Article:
“I have seen grown men you wouldn’t want to mess with near to tears,” Marcus Trower, deputy chair of the National Bargee Travellers Association , told Mirror Money. “Their boat is their home. They have a family.
“One member is fourth-generation bargee. He has two kids and two boats. They were threatening to evict him over Christmas.
“I had one case where someone’s boat was taken out of the water and smashed up by sledge hammers.”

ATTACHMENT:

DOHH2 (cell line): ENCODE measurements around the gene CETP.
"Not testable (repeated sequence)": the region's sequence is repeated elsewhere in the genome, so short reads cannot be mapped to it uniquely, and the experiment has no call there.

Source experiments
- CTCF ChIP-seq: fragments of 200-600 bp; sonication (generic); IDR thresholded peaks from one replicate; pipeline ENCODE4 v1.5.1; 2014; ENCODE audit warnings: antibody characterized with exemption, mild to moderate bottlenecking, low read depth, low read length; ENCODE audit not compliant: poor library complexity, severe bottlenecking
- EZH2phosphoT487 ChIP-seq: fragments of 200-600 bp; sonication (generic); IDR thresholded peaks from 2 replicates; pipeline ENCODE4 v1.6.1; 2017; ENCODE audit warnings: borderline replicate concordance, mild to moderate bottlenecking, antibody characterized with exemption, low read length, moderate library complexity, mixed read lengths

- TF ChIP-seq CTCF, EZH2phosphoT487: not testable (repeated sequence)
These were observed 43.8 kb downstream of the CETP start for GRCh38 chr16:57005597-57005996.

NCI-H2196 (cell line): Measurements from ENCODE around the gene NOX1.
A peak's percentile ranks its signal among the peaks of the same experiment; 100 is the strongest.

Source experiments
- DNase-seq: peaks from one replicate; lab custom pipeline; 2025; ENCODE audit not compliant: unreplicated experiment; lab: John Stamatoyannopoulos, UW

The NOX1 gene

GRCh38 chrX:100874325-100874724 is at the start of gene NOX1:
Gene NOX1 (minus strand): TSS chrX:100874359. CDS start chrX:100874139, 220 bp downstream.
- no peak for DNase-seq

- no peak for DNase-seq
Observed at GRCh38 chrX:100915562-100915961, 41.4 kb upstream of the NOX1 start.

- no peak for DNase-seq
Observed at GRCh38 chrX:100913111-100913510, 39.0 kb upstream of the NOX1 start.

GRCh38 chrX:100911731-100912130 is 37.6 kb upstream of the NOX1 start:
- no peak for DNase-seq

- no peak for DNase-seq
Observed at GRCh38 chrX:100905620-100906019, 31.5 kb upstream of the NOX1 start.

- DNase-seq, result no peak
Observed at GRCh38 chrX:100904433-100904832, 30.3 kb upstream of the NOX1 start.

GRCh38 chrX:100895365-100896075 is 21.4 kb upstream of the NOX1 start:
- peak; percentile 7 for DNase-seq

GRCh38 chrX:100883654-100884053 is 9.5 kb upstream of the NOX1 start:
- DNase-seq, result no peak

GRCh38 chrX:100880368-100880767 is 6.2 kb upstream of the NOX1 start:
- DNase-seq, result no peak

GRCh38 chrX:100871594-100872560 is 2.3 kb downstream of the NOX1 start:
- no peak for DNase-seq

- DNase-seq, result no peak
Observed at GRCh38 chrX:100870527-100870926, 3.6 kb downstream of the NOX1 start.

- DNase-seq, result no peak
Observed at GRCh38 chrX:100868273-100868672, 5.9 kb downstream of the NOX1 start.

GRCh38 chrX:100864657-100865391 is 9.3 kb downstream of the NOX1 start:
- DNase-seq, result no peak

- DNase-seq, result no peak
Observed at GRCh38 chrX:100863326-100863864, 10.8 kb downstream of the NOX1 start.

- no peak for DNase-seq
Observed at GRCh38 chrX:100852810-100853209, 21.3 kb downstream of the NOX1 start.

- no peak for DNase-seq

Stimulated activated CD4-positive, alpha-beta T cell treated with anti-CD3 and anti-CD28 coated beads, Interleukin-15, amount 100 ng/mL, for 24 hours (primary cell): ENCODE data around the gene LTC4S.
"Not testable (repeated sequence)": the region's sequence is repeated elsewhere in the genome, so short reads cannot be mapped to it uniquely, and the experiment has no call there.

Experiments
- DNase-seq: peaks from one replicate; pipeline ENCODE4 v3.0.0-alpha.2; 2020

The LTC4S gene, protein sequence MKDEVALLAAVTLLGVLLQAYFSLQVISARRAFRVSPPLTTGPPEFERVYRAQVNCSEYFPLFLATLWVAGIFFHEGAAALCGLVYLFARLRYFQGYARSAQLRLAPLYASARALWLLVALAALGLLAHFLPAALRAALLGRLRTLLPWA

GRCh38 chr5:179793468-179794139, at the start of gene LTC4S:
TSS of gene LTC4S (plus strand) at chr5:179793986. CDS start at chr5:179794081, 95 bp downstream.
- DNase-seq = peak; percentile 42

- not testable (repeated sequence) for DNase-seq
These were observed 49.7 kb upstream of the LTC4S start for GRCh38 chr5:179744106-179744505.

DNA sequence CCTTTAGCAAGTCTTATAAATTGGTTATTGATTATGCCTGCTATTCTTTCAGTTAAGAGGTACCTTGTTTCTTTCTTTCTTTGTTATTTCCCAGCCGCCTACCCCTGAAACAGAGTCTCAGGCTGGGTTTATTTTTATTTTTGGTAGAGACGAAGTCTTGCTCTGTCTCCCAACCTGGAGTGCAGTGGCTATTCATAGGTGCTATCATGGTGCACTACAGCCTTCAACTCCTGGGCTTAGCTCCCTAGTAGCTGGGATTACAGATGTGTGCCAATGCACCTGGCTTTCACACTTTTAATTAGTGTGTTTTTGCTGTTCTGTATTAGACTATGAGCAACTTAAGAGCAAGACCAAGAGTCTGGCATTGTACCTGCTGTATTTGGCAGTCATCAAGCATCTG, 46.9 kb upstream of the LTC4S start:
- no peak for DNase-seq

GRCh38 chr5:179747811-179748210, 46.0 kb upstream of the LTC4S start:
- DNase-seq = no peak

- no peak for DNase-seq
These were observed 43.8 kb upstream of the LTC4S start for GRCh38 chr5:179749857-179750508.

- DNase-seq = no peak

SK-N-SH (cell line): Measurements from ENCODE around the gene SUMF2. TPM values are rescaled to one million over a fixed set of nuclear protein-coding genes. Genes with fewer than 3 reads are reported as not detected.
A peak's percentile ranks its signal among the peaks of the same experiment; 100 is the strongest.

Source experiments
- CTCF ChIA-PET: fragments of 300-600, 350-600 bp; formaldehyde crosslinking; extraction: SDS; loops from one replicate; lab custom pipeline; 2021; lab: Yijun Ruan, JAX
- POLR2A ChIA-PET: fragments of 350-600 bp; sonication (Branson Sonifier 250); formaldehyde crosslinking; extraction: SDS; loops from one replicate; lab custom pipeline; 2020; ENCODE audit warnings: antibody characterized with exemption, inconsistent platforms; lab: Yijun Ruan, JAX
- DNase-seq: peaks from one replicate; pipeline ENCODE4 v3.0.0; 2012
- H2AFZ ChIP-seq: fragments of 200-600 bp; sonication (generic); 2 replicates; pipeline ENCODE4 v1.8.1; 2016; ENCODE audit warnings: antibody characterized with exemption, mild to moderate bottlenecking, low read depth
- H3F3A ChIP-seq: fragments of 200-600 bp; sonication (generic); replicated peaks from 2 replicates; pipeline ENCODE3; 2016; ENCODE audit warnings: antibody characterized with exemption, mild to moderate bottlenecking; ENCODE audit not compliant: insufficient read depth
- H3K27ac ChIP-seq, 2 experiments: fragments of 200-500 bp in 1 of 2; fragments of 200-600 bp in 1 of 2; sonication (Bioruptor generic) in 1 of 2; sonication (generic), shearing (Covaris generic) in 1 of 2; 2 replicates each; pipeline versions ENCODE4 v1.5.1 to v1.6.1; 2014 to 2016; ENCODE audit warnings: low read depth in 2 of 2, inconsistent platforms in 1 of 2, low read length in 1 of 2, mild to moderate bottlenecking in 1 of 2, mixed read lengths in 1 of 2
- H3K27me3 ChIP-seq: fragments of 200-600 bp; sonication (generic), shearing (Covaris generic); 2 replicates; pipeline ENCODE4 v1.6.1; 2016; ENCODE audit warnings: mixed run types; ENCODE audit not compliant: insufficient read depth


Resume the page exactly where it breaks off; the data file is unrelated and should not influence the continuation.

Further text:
Many of us go down to Britain’s canals for a bit of peace and quiet. But unbeknownst to the dog walkers and bramble pickers, a turf war is raging. One where paid-for family homes and thousands of pounds are at stake, with mysterious and hard-to-appeal rules deciding their fate.
On one side stands The Canal and River Trust , which rules over the 2,000 miles of waterways weaving Britain’s cities together.
And on the other side are the bargees, who have made their homes and lives on the water.